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Open Access Research article

Associations between cerebral and systemic endothelial function in migraine patients: a post-hoc study

Denis Perko1*, Janja Pretnar-Oblak1, Mišo Šabovič2, Marjan Zaletel1 and Bojana Žvan1

Author Affiliations

1 University Medical Centre Ljubljana, Department of Neurology, Zaloška cesta 2, 1000 Ljubljana, Slovenia

2 University Medical Centre Ljubljana, Department of Internal Medicine, Zaloška cesta 7, 1000 Ljubljana, Slovenia

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BMC Neurology 2011, 11:146  doi:10.1186/1471-2377-11-146


The electronic version of this article is the complete one and can be found online at: http://www.biomedcentral.com/1471-2377/11/146


Received:29 June 2011
Accepted:15 November 2011
Published:15 November 2011

© 2011 Perko et al; licensee BioMed Central Ltd.

This is an Open Access article distributed under the terms of the Creative Commons Attribution License (http://creativecommons.org/licenses/by/2.0), which permits unrestricted use, distribution, and reproduction in any medium, provided the original work is properly cited.

Abstract

Background

There is a growing interest in the role of the endothelium in migraine. Recently, our group showed differences in endothelial function between the anterior and posterior cerebral circulation in healthy subjects, reduced vasodilatatory capacity of the posterior cerebral circulation and unimpaired systemic endothelial function in migraine patients without comorbidities. However, the relationship between cerebral and systemic endothelial function and the anterior and posterior cerebral endothelial function in migraine patients is still not clear.

Methods

We compared cerebral and systemic endothelial function through post-hoc linear regression analysis of cerebrovascular reactivity (CVR) to L-arginine between the middle cerebral artery (MCA) and flow-mediated vasodilatation (FMD) of the right brachial artery and the posterior cerebral artery (PCA) and FMD in migraine patients without comorbidities and in healthy subjects. The anterior and posterior cerebral endothelial function was also compared using post-hoc linear regression analysis between CVR to L-arginine in the MCA and the PCA.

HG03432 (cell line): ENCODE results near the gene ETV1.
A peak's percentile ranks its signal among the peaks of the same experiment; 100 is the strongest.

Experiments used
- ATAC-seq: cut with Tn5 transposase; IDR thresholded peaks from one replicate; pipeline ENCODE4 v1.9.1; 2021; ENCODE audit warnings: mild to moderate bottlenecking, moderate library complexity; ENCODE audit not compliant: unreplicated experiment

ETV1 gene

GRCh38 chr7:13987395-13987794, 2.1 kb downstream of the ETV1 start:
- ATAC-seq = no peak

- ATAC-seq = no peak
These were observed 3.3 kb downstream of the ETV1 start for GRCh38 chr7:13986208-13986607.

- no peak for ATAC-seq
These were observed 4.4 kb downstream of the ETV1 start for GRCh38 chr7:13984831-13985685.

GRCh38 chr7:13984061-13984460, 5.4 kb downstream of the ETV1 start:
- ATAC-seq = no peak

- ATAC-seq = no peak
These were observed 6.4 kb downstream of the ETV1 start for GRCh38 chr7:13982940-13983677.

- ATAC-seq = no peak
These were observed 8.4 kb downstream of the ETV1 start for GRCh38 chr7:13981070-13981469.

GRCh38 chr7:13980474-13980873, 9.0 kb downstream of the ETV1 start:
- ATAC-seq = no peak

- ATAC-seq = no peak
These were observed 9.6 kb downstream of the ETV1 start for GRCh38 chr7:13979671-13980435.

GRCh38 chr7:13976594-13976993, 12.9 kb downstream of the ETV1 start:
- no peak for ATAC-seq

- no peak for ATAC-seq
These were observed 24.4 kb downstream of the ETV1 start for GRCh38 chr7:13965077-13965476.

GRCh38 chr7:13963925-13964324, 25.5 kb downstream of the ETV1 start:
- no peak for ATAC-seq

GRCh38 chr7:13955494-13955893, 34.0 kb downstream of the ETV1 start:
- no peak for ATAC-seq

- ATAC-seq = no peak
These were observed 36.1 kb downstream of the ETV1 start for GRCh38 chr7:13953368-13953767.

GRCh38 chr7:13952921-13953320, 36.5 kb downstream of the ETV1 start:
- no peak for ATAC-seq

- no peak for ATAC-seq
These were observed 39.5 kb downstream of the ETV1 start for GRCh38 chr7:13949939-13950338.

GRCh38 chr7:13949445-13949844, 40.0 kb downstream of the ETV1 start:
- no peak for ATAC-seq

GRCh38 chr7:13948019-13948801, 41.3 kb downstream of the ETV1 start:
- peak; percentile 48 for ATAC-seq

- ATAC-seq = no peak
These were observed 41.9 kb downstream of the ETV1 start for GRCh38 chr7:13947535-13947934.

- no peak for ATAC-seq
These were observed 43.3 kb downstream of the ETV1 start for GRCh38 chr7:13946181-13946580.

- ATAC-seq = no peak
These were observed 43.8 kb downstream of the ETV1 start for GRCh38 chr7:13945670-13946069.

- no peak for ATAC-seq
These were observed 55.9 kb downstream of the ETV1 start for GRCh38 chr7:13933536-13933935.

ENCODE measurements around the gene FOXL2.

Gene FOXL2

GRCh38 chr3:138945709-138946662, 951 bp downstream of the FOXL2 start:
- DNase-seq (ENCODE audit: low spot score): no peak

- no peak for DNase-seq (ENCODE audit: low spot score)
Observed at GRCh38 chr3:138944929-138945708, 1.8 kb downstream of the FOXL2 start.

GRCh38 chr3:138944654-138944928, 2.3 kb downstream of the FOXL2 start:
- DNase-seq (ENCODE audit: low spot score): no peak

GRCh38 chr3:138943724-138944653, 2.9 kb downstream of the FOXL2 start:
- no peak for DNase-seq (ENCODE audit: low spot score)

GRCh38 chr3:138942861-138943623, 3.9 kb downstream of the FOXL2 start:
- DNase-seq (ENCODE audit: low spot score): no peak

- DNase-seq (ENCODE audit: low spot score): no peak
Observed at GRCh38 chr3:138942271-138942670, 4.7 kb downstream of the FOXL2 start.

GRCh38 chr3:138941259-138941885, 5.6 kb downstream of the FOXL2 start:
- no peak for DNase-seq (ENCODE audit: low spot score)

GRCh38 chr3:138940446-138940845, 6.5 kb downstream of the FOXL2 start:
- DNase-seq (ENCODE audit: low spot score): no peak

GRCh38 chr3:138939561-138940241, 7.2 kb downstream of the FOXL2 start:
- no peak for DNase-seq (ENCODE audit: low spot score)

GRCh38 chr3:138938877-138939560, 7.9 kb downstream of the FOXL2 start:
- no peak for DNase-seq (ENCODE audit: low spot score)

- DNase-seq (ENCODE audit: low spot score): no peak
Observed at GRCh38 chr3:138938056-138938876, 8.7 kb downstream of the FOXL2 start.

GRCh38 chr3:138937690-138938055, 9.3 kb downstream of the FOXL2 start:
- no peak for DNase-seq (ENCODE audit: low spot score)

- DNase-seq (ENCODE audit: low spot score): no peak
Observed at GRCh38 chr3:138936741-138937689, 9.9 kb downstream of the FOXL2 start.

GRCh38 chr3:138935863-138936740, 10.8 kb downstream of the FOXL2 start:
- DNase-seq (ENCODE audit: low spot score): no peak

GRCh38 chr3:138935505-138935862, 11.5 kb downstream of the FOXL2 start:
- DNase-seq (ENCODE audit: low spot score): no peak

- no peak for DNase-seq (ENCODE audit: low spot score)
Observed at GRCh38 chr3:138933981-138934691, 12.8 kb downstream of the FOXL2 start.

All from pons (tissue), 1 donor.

Results

No significant correlation was found between CVR to L-arginine in the MCA and FMD and in the PCA and FMD in migraine patients with aura (p = 0.880 vs. p = 0.682), without aura (p = 0.153 vs. p = 0.179) and in healthy subjects (p = 0.869 vs. p = 0.662). On the other hand, we found a significant correlation between CVR to L-arginine in the MCA and PCA in migraine patients with aura (p = 0.004), without aura (p = 0.001) and in healthy subjects (p = 0.002). Detailed analysis of the linear regression between all migraine patients and healthy subjects did not show any difference in the regression coefficient (slope) (p = 0.382). However, a significant difference in curve elevation (intercept) was found (p = 0.002).

Conclusions

Our study suggests that the endothelial function in the cerebral and systemic circulation might be different in migraine patients without comorbidities, while that of the anterior and posterior cerebral circulation might be coupled. These results could improve understanding of endothelial function in migraine patients without comorbidities.

Background

In recent years it has been proposed that migraine patients have endothelial dysfunction [1]. However, both our group and that of Vanmolkot have found unimpaired systemic endothelial function in migraine patients without comorbidities [2,3]. Instead, we have shown that endothelial dysfunction in migraine patients without comorbidities could be limited to the posterior cerebral circulation [4]. Vanmolkot et al. also referred to the lack of studies comparing cerebral and systemic endothelial function in the same patients [3]. Therefore, it is still unclear whether there is an association between cerebral and systemic endothelial function in migraine patients.

The only study comparing cerebral and systemic endothelial function simultaneously is that of Pretnar-Oblak et al., who concluded that cerebral and systemic endothelial function might not be closely associated in patients with lacunar infarctions [5]. However, this study compared endothelial function in the anterior cerebral and systemic circulation. No study comparing the posterior cerebral and systemic endothelial function has yet been undertaken.